ISSN: 1899-0967
Polish Journal of Radiology
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2019
vol. 84
 
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Chest radiology
Original paper

Diagnostic triad of pulmonary anthracofibrosis in spiral CT scan – a retrospective study

Shahram Kahkouee
,
Shaghayegh S. Khabbaz
,
Elham Keshavarz
,
Arda Kiani
,
Ghazal Hajinasrollah
,
Amine Ghaffari Anvar

Pol J Radiol 2019; 84: e234-e239
Online publish date: 2019/05/09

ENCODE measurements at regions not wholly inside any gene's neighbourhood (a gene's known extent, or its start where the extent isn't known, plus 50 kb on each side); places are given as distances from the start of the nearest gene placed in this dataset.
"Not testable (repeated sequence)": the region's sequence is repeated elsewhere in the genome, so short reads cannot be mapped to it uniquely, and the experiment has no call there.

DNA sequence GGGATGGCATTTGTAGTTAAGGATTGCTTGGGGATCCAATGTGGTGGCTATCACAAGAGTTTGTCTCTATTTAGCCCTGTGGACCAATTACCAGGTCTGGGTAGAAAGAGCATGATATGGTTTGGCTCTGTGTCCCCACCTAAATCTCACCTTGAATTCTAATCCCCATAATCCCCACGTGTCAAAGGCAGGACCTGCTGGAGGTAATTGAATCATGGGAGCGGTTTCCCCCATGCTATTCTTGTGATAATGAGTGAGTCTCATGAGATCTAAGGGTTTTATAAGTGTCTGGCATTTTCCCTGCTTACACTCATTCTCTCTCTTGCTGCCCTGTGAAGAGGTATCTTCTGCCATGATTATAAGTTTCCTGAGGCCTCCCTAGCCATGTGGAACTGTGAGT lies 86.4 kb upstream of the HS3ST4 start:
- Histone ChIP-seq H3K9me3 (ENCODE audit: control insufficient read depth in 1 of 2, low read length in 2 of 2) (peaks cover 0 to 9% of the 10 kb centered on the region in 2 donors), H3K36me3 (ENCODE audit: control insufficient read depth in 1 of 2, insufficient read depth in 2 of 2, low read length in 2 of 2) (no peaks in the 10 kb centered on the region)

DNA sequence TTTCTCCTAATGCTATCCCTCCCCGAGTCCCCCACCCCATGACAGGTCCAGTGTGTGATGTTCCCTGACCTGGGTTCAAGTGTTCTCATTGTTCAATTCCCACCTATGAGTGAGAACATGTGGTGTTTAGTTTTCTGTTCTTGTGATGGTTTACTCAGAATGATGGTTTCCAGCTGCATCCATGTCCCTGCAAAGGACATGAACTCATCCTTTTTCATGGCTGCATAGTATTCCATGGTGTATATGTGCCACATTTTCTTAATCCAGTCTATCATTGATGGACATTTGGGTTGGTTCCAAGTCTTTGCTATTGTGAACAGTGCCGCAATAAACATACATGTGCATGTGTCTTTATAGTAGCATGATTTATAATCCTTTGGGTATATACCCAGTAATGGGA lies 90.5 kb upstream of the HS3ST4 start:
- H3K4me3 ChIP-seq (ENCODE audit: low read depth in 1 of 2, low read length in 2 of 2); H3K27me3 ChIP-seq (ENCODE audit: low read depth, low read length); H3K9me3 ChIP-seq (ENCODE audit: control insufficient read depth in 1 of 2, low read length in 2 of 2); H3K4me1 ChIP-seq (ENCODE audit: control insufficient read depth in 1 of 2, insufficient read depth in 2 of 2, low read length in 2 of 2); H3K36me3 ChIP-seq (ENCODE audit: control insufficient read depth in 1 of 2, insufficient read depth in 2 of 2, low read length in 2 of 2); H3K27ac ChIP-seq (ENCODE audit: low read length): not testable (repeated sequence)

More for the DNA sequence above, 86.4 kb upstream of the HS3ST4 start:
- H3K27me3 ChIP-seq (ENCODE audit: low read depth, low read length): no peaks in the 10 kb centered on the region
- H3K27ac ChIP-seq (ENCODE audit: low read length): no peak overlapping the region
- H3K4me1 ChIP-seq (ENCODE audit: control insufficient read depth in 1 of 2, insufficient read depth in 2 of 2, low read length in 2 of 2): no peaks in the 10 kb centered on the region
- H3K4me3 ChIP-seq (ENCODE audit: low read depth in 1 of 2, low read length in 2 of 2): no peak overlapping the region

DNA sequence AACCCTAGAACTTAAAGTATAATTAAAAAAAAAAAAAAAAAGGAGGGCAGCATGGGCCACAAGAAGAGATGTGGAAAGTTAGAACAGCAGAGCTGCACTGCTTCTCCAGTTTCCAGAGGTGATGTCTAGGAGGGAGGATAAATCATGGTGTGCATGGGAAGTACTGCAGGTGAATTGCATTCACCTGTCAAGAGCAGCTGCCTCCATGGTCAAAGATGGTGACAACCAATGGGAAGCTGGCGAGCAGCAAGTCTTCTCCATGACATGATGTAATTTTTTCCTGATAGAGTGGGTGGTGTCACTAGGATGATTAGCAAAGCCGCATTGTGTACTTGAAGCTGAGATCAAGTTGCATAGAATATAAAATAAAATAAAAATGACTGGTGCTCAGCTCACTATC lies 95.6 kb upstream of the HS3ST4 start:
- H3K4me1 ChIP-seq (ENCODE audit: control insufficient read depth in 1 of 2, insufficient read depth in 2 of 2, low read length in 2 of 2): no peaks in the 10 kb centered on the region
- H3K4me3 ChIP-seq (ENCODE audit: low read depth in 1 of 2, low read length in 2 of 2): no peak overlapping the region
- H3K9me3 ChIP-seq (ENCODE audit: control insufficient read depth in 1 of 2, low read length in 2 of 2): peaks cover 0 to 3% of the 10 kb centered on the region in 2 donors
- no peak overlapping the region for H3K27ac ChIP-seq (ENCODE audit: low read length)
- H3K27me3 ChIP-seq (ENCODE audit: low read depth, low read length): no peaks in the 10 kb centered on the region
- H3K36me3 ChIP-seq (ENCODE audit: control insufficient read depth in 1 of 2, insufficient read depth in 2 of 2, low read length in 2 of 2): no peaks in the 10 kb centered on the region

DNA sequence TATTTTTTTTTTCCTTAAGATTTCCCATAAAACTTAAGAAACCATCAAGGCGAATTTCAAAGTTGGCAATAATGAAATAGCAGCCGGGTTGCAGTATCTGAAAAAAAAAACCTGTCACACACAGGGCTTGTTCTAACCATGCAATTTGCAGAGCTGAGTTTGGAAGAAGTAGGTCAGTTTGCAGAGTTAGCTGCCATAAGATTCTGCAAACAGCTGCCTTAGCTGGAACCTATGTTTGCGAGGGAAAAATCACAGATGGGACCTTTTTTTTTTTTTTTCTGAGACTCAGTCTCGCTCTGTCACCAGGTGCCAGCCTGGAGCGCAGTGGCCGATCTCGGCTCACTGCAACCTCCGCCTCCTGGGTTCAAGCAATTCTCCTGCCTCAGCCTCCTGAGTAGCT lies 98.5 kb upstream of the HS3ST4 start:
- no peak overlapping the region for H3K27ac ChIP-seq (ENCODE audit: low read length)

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Introduction Anthracosis is an ancient disease with an increasing incidence in industrialised countries characterised by the asymptomatic or mild type of pneumoconiosis occurring following accumulation of carbon in the lungs because of exposure to inhalation of coal dust particles in areas with polluted air [1]. Due to low physical strength and lack of physical vigour, older individuals are more prone to this problem [2,3]. Because of the chronic pattern of anthracosis, it is usually misdiagnosed as chronic bronchitis, but history of smoking is not considered to be a definite aetio­logy of the disease [4]. Moreover, anthracosis is not merely localised in bronchi and may spread to the parenchyma and appear as a large mass lesion, with the possibility of invading the regional lymph nodes [5]. Computed tomo­graphy (CT) has high sensitivity and specificity for radiological assessment of anthracosis [6]. Previous studies have shown hilar or mediastinal lymphadenopathy in 94% of subjects, of which 57% were calcified, pursued by bronchial stenosis and narrowing, with or without atelectasis in 94% of the cases [7]. The enlarged mediastinal lymph nodes recorded by CT are also observed in the majority of patients with this problem; however, this evidence may also appear in those suffering from metastatic lung cancer, sarcoidosis, chronic heart failure, or pneumoconiosis [8,9]. Herein, we evaluate the significance of high attenuated, non-calcified mediastinal and hilar lymph nodes in the diagnosis of anthracosis, and we define the triad of anthracosis with high specificity for diagnosis of anthracosis. Material and methods In total, 455 patients who underwent flexible bronchoscopy and trans-bronchial lung biopsy (TBLB) were prospectively studied. Of those, CT scans of 260 patients were available for reporting, and they were included in the study. Finally, 73 cases were unattainable and indecisive for anthracosis due to severe collapse, pleural effusion, and pulmonary mass, and thus were excluded from the study. Ninety-nine patients were male, and the patients were aged between 60 and 70 years. All patients underwent pulmonary tuberculosis diagnostic workup including standard bronchoalveolar lavage (BAL), sputum smears, and cultures. All examinations were performed with a 16-detector row scanner (Somatom Emotion 16, Siemens Medical Solutions, Erlangen, Germany), collimation: 16 × 0.75 mm, slice thickness: 5 mm, gantry rotation time: 400 ms, slice interval: 3 ml, tube voltage: 120 kV, pitch factor: 0.9. All scans were performed from the lung apices to the lung bases, and all images were reviewed using window settings appropriate for lung parenchyma (window width, 1000-1500 HU; window level, −600 to −700 HU) and mediastinum (window width, 300-450 HU; window level, 30-50 HU). Each of the 260 CT examinations was reported as a “blind to bronchoscopy results” interpretation of chest CT by two board-certified radiologists with more than 10 years of experience, with consensus. The following CT findings were considered for the final analysis: multi-segmental and uni-segmental atelectasis, bronchiectasis, lung attenuation, bronchial narrowing and peribronchial cuffing, pulmonary nodules, calcified and non-calcified lymph nodes, hyperdense non-calcified lymph nodes, hyper- attenuated lung, and consolidation. The clinicopathological and demographic evidence of the subjects was recorded, and the data analyses were done by the Statistical Package for Social Sciences software version 16.0 (Chicago, IL, USA). Descriptive statistics were presented by mean ± standard deviation for quantitative variables and number (percentage) for categorical variables. All the categorical comparisons were performed by the 2 test. P-values less than 0.05 were considered statistically significant. The study protocol was approved by the Masih Danesh­vari Hospital, Shahid Beheshti University of Medical Sciences Ethical Committee (Ethical code: IR.SBMU.MSP.REC.1397.113). Informed consent requirement was waived. Results According to the results of bronchoscopy, of the 187 cases studied, with a mean age of 65 ± 10.2 years (68 ± 10 years for anthracosis subjects and 62.4 ± 10.4 years for non-anthracosis subjects), 100 patients were diagnosed with anthracosis (58 females). CT scans confirmed the diagnosis in 71 cases, and it was revealed that 17 patients in the control group were mistakenly assigned to anthracosis. Furthermore, in 87 cases (57 males), negative anthracosis was reported as the final diagnosis. In this regard, sensitivity, specificity, positive predictive value (PPV), negative predictive value (NPV), and accuracy of chest CT scans for diagnosis of anthracosis compared to bronchoscopy as the gold standard were 71%, 80%, 79%, 70%, and 75%, respectively. Smokers comprised 35% of anthracotic patients and 50% of non-anthracotic patients in the study population. As observed in 52% of the patients, bronchial narrowing and peribronchial cuffing were the most prevalent symptoms in chest CT scans. Different symptoms reported by CT scan of the patients with and without anthracosis are summarised in Table 1. Brilliant lymph nodes and hyper-attenuated lung were two novel signs that were found, in this study, to be the result of anthracosis. Brilliant lymph nodes were outlined as non-calcified, hyperdense mediastinal and hilar lymph nodes with a density higher than normal media­stinal structures such as pulmonary arteries and heart in non-contrast CT scan (Figures 1 and 2). Hyper-attenuated lung is defined as a ground glass appearance and attenuated lung with density higher than muscle tissue (Figures 3 and 4). The sensitivity, specificity, PPV, NPV, and accuracy of brilliant mediastinal and hilar lymph nodes for the diagnosis of anthracosis compared to broncho­scopy were 55%, 92%, 89%, 64%, and 72%, respectively. The positive likelihood ratio (PLR) for these lymph nodes was 6.87 (a valuable sign for ruling in the disease), and the negative likelihood ratio (NLR) was estimated to be 0.48. Thus, brilliant mediastinal and hilar lymph nodes are suggested as a specific radiologic sign for anthracosis. Also, there was a positive correlation between anthracosis and brilliant lymph nodes (p < 0.001). The radiologist performed an operator-defined region of interest (ROI) measurement on the hyperdense mediastinal lymph nodes. The ROI was drawn as large as possible, excluding the major heterogeneities such as airways or large blood vessels, and maximum, mean, and standard deviation values were recorded for each patient. The mean maximal lymph node density in the anthracotic patients (54 patients) was 160 ± 28, with mean density of 95 ± 21 and standard deviation of 27 ± 10 HU. Then, a receiver operating characteristic (ROC) curve was drawn for maximum density of the lymph node. We report 143 as the best cut-off value for recognising brilliant mediastinal and hilar lymph nodes. Analysis of hyper-attenuated lung, compared to bronchoscopy, yielded sensitivity, specificity, PPV, NPV, and accuracy of 41%, 94%, 89%, 58%, and 65%, respectively. In this study, the authors assessed brilliant lymph nodes, hyper-attenuated lung, and multisegmental atelectasis as a diagnostic triad for anthracosis, which we termed as the “anthracotic triad” (Figure 5). Based on cross-tab, the specificity of this triad was 100%, yielding compatibility with anthracosis when all three symptoms exist simultaneously. Although the sensitivity of this triad is very low, equal to 20%, our findings corroborated a positive correlation between the anthracotic triad and anthracosis. Discussion In accordance with previous studies, our results indicate that in most anthracosis cases, anthracofibrosis patients showed radiological abnormalities, while multi-segmental atelectasis, bronchial narrowing, peribronchial cuffing, pulmonary nodule (Figure 6), and consolidation were the most frequent symptoms. Surprisingly, we observed hyperdense mediastinal lymph nodes and hyperdense parenchyma as two novel symptoms in chest CT scans of anthracotic subjects, with high specificity for diagnosis of this disease, as well as a correlation between the presence of brilliant lymph node, hyper attenuated lung, and atelectasis in CT scan and anthracosis diagnosis. The prevalence of anthracosis in women was more than in men, and the mean age of patients in our study was 68 years, which was in accordance with the results of other published studies in Iran [10-12]. This implies that anthracosis is a disease predominantly diagnosed in women and elderly individuals [13]. The initial reports of chest CT imaging showed mediastinal/hilar lymph node enlargement in 94% of patients, 57% of which were calcified, followed by bronchial narrowing with or without atelectasis in 94% of the cases [7]. A study on chest CT findings presented a predominantly higher frequency of lymph node high attenuation (80%), bronchial wall high attenuation (62%), bronchial stenosis (48%), atelectasis (20%), and mass lesion (14%) compared to non-anthracotic subjects [2,6]. Singh et al. studied 30 anthracotic cases, and their chest CT scans recorded signs of fibrosis (43.3%), consolidation (33.3%), cavitation (16.6%), and mass (46.6%). Also, 60% of the cases and 15% of controls were diagnosed with either old or active pulmonary tuberculosis [14]. The right middle lobe followed by the upper lobes were commonly reported as the most frequently complicated lobes in lung anthracosis [2,7,11,15]. In a similar study, central peribronchial soft tissue thickening (63.8%) causing bronchial narrowing (63.8%) or obstruction (19%) was identified as critical data on chest CT imaging. Multiple bronchial stenosis with simultaneous involvement of two, three, and five bronchi were seen in 21%, 15%, and 3.4% subjects, respectively [16]. Törün et al. published a description of chest CT scans of anthracotic subjects, in which consolidation, reticulonodular patterns, and masses reported in the CT scans were similar to our results, except for the lower frequency of calcification (22%) [17]. In another study by Dhar et al., CT scans of 40 anthracotic patients were analysed, of which the most common symptom was multisegmental non-contiguous bronchostenosis observed in 93% of the cases, with predominant involvement of the right middle lobe. Also, 85% of the patients showed lymph node enlargement involving hilar, peribronchial, and mediastinal nodes. The nodes were calcified in 91.7% of the cases, with 58% showing a pressure effect on adjacent bronchi due to nodal enlargement. Other common symptoms included peribronchial cuffing and bronchial obstruction found in 57% and 28%, respectively [18]. Hemmati et al. reported hilar or interlobar lymphadenopathy in 80% (27/34) of their anthracotic patients [19]. Previously, nodal confluence had been assessed as a reliable indicator of anthracosis diagnosis; herein, for the first time, we report an association between brilliant lymph nodes, hyper-attenuated lung, and anthracosis, with high predictive value and accuracy. However, there were limitations to our study. This was an observational retrospective study, and some clinical evidence is missing, including the history of previous pneumoconiosis or other inflammatory airway diseases. To compensate for this matter, an investigation of a larger cohort of cases would be crucial. Conclusions In conclusion, the triad of brilliant lymph nodes, hyper-attenuated lung, and multi segmental atelectasis, identified by chest CT scan imaging, is introduced as a reliable sign for the diagnosis of anthracosis. Acknowledgements The authors would like to thank all the staff of the Pathology and Radiology section of Masih Daneshvari Hospital for their support and assistance with this project. Disclosure The authors declare no conflict of interests. Reference 1. Mirsadraee M, Saeedi P. Anthracosis of lung: evaluation of potential underlying causes. J Bronchology Interv Pulmonol 2005; 12: 84-87. 2. Mirsadraee M, Asna-Ashari A, Attaran D, et al. Bronchial anthracosis: a new diagnosis for benign mass lesions of the lung. Tanaffos 2013; 12: 10-18. 3. Mirsadraee M, Saeedi P. Anthracosis of the lung: evaluation of potential causes. Iran J Med Sci 2015; 30: 190-193. 4. Kim YJ, Jung CY, Shin HW, Lee BK. Biomass smoke induced bronchial anthracofibrosis: presenting features and clinical course. Respiratory Med 2009; 103: 757-765. 5. Cserni G. Misidentification of an axillary sentinel lymph node due to anthracosis. Eur J Surg Oncol 1998; 24: 168. 6. Mirsadraee M. Anthracosis of the lungs: etiology, clinical manifestations and diagnosis: a review. Tanaffos 2014; 13: 1-13. 7. Kim HY, Im J-G, Goo JM, et al. Bronchial anthracofibrosis (inflammatory bronchial stenosis with anthracotic pigmentation) CT findings. Am J Roentgenol 2000; 174: 523-527. 8. Kirchner J, Broll M, Müller P, et al. Mediastinal lymph node staging by EBUS-TBNA and CT: characteristics of lymph node enlargement caused by anthracosis and other benign conditions. 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Clinical features of simple bronchial anthracofibrosis which is not associated with tuberculosis. Tuberc Respir Dis 2002; 53: 510-518. 16. Kahkouee S, Pourghorban R, Bitarafan M, et al. Imaging findings of isolated bronchial anthracofibrosis: a computed tomography analysis of patients with bronchoscopic and histologic confirmation. Arch Bronconeumol 2015; 51: 322-327. 17. Törün T, Gungor G, Ozmen I, et al. Bronchial anthracostenosis in patients exposed to biomass smoke. Turkish Respir J 2007; 8: 48-51. 18. Dhar A, Sikund K, Lall A, Aggarwal B. Radiological spectrum of anthracofibrosis: a series of 40 patients with computed tomography, bronchoscopy, and biopsy. Indian J Radiol Imaging 2017; 27: 397-403. 19. Hemmati SH, Shahriar M, Molaei NA. What causes anthracofibrosis? Either tuberculosis or smoke. Pak J Med Sci 2008; 24: 395-398.